"That way the public will be able to draw their own conclusions on who is telling the truth," he said. "Obviously, there may well be information so sensitive that it cannot be revealed - but the more the public know the better.

"Sinn Fein has denied the IRA was responsible for this robbery. However, their denials have not always been true in the past.

"Also, it is not just Hugh Orde who has blamed the IRA for the robbery - the Taoiseach has been totally clear on this, based on the Irish government's own intelligence.

"I believe the Taoiseach. He has worked enormously hard for the peace process and I do not think he would have said what he did without clear information in front of him."

Mr Hume said it is "time the IRA, and loyalist paramilitaries, accepted the will of the people and wound up their activities for good."


Sinn Fein Rift With Ahern Over Bank Raid

By Chris Thornton
13 January 2005

Sinn Fein president Gerry Adams says there are now "difficulties" in his party's relations with Taoiseach Bertie Ahern in the aftermath of the Northern Bank robbery.

The Sinn Fein president said he is seeking talks with the Dublin and London administrations, but is "seriously concerned" about Mr Ahern's attitude.

Mr Ahern blamed the IRA for the £26m heist, adding he was concerned that the Sinn Fein leaders would have been aware the robbery was to take place.

Mr Ahern, who said Irish intelligence supported the PSNI in blaming the IRA for the raid, seems ready to toughen the requirements on the IRA in any deal.

Mr Ahern's accusations have helped persuade former SDLP leader John Hume that the IRA was behind the raid.

Mr Hume, who had called for evidence of IRA involvement to be published, said Mr Ahern would not have said what he did "without clear information".

Speaking to republican newspaper An Phoblacht, Mr Adams acknowledged a rift with Mr Ahern.

"His allegation that our leadership was aware in advance of the Northern Bank robbery creates difficulties in the working relationship between the Irish government and Sinn Fein," he said.

"I reject these accusations totally and I am disappointed that the Taoiseach didn't raise any concerns he might have with me directly."

In the statement, Mr Adams continued to portray the allegation that the IRA was behind the robbery as an attack on his party and claimed the governments may be preparing "a campaign of discrimination".


Heist May Affect Key Election Fight

By Chris Thornton
13 January 2005

The political fallout from the Northern Bank robbery could affect the general election in one of the key nationalist battlegrounds.

The SDLP, which holds South Down, and Sinn Fein, which is challenging for the seat, have exchanged sharp words over accusations that the IRA carried out the robbery.

South Down MP Eddie McGrady, who said he is a friend of the Loughisland family kidnapped by the robbers, told the House of Commons on Tuesday that the Government was selling out "democracy to political Sinn Fein, the IRA in lounge suits".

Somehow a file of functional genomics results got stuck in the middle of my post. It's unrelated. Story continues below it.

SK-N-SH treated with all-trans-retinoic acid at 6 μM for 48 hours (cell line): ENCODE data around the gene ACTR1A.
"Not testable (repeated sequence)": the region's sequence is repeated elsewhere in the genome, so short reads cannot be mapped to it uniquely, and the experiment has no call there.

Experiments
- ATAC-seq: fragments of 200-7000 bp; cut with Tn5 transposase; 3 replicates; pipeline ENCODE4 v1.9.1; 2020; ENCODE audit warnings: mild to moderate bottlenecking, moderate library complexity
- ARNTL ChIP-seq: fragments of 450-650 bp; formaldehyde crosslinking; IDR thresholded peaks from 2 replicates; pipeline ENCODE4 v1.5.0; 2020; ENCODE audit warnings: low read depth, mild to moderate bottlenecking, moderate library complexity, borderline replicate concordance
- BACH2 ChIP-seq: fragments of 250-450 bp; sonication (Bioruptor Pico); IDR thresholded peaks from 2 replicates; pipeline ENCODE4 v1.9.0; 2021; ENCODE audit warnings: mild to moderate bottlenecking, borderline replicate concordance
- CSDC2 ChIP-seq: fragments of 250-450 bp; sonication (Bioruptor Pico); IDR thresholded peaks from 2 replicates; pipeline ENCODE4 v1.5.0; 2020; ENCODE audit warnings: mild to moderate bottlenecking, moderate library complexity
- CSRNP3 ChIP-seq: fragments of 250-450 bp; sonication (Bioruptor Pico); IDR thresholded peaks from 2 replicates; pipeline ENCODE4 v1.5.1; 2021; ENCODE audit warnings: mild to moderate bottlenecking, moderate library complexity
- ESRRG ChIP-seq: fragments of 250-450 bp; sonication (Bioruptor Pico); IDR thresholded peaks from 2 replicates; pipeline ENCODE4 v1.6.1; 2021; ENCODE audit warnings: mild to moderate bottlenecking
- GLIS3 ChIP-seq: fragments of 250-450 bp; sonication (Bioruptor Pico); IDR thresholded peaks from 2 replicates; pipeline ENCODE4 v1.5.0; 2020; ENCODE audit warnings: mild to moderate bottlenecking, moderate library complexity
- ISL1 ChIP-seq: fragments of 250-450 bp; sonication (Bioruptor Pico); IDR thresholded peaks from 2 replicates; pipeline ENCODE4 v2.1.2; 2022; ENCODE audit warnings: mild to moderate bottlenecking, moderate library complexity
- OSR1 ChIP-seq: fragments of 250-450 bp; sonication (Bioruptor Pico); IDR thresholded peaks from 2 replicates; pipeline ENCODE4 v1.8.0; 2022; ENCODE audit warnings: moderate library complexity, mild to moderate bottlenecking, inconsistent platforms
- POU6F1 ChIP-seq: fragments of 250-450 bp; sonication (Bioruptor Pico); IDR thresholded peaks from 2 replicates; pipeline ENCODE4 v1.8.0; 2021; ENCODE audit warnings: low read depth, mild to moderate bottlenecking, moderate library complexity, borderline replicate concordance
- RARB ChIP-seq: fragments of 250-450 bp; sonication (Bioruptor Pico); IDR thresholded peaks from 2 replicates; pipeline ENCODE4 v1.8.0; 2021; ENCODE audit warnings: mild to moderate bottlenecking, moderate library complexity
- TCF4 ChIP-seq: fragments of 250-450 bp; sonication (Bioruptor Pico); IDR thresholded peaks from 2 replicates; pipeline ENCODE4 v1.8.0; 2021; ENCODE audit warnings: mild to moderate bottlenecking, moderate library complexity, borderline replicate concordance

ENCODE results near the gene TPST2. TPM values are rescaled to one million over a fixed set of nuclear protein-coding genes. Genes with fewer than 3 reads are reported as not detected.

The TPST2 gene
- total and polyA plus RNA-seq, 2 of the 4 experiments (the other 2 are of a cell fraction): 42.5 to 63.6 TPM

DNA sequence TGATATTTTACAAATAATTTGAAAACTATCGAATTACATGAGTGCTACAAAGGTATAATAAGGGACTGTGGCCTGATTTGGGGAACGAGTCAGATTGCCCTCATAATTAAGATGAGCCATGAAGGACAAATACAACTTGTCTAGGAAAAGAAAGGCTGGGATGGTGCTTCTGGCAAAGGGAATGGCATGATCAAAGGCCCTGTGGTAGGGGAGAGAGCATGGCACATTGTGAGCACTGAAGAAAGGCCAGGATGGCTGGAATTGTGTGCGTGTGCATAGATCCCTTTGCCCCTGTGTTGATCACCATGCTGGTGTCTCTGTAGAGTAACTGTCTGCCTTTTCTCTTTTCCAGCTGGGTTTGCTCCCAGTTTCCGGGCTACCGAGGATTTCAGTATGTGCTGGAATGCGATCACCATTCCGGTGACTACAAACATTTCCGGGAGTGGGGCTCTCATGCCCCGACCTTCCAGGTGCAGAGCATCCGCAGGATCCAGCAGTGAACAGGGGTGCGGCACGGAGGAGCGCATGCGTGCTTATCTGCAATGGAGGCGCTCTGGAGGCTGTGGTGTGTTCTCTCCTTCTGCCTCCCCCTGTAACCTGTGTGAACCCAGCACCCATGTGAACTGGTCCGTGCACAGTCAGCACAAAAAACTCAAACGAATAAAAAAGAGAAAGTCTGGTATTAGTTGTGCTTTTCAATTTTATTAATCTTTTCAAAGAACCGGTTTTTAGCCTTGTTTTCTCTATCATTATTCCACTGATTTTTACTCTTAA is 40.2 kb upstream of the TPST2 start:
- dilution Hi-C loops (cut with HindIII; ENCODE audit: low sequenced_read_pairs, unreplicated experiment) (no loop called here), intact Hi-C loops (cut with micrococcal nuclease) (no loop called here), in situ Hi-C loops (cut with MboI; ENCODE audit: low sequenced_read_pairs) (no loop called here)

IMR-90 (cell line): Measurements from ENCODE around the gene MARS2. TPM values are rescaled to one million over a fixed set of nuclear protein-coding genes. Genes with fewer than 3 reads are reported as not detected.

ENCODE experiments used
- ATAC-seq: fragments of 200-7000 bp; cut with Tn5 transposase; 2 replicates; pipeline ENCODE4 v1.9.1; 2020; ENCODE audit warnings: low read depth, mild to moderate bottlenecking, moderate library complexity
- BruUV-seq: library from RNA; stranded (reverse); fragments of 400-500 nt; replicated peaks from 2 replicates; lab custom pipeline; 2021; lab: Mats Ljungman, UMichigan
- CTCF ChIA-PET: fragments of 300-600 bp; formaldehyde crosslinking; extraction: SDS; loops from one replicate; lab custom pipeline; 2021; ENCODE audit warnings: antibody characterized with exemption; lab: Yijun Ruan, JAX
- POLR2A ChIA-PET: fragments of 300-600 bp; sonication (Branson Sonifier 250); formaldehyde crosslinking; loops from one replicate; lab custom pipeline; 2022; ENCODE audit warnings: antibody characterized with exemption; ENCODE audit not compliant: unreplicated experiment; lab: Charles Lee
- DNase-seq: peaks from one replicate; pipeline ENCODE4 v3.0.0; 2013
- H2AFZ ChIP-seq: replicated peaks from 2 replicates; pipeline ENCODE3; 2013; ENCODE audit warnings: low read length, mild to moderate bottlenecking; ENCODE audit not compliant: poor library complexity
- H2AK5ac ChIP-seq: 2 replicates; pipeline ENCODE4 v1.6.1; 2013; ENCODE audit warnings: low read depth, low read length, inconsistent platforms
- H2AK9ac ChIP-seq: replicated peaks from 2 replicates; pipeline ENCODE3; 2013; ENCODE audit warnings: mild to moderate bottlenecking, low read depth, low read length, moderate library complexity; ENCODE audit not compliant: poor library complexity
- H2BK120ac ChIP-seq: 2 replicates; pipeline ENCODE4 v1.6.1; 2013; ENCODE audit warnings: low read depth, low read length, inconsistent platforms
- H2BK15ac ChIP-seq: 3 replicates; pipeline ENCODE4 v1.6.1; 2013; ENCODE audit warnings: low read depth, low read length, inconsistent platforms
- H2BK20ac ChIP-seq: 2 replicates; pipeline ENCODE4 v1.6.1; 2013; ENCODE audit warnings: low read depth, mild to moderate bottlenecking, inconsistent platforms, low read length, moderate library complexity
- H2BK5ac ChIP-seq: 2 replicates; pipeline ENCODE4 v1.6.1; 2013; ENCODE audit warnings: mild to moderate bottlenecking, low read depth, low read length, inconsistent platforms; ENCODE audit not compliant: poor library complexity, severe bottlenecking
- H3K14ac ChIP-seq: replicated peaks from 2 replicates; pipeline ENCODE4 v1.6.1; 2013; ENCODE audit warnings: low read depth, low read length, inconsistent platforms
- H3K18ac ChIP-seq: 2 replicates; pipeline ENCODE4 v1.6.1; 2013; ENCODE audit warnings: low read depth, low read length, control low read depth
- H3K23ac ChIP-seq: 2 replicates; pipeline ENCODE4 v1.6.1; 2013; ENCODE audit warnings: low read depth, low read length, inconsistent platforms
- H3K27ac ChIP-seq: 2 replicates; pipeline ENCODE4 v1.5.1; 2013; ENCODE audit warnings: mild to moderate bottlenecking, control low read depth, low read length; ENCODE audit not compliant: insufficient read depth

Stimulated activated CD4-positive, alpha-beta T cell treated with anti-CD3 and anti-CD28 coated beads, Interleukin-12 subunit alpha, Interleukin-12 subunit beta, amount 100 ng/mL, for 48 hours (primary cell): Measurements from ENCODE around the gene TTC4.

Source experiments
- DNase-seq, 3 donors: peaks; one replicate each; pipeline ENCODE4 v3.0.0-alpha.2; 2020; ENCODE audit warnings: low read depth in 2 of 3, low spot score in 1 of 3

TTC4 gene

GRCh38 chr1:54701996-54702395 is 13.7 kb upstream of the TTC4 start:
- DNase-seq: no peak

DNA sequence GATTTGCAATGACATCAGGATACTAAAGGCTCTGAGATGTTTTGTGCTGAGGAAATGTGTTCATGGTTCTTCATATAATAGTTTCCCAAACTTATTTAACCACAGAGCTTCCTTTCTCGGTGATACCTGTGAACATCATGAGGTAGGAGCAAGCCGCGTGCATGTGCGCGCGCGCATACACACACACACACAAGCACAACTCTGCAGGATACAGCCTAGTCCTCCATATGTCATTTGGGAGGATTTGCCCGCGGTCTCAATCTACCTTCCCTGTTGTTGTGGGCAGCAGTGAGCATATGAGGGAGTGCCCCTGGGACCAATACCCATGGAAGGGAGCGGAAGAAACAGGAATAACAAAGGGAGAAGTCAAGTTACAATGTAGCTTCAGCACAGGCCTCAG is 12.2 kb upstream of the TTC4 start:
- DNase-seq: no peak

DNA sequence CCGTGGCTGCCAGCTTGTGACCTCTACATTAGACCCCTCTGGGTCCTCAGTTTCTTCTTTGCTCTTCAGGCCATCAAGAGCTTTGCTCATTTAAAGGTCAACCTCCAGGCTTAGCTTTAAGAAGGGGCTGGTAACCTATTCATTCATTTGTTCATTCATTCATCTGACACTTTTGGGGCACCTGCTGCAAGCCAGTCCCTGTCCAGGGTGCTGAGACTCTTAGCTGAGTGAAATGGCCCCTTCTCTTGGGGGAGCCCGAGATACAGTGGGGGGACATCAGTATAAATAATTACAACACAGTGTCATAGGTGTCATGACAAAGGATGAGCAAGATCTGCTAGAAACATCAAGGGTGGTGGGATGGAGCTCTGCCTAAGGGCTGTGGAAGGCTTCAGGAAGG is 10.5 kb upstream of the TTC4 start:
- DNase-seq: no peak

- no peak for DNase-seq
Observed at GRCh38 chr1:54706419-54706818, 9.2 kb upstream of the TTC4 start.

Sinn Fein candidate Catriona Ruane said the description was "disgraceful" and could have come from the DUP.

South Down has long been an SDLP stronghold, with Mr McGrady holding a majority of almost 14,000.

But Sinn Fein has been building in the constituency. Their share of the vote rose from 15% in the 1998 Assembly election to 26% last year.

Mr McGrady, who turns 70 this year, had been expected to step down but there have been suggestions from within the SDLP that he has been encouraged to stand again.


Did The PSNI Have Any Intelligence About The Northern Bank Robbery?

The investigation into the Northern Bank raid has exposed the PSNI to a level of public scrutiny they have not experienced before. Crime Correspondent JONATHAN McCAMBRIDGE looks at the challenges facing the detectives on the biggest cash bank heist in history.

13 January 2005

It would be stretching the point to say that the credibility of the PSNI depended on catching the Northern Bank robbers, but any breakthrough in the investigation would provide a timely boost to a force under immense pressure.

The theft of £26.5m from the Northern Bank's underground vault and the interest it has generated has exposed the police to a public scrutiny greater than anything they will have experienced since the Omagh bombing.

As well as the obvious embarrassment of having the world's biggest ever cash bank robbery taking place on their patch, the PSNI has had its credibility as an intelligence gathering force openly questioned.

The RUC, it has been argued, would have prevented the IRA bank job because their legions of informers would have infiltrated the gang and the robbery would have been prevented. However, this seems to overlook the obvious point that bank jobs have been taking place in Northern Ireland for well over 30 years largely untroubled in their planning and execution by police intelligence.

It has also been stated that the PSNI is suffering from a self-imposed intelligence blackout because of the purge of informants, most of whom were involved in criminality themselves. In reality police still have their informers and the flow of information goes on.

One source said: "All this talk about informers is a total red herring. Police have not known about the vast majority of robberies in the past and they are forgotten about 24 hours later - the only difference with this one is the amount of money which was stolen."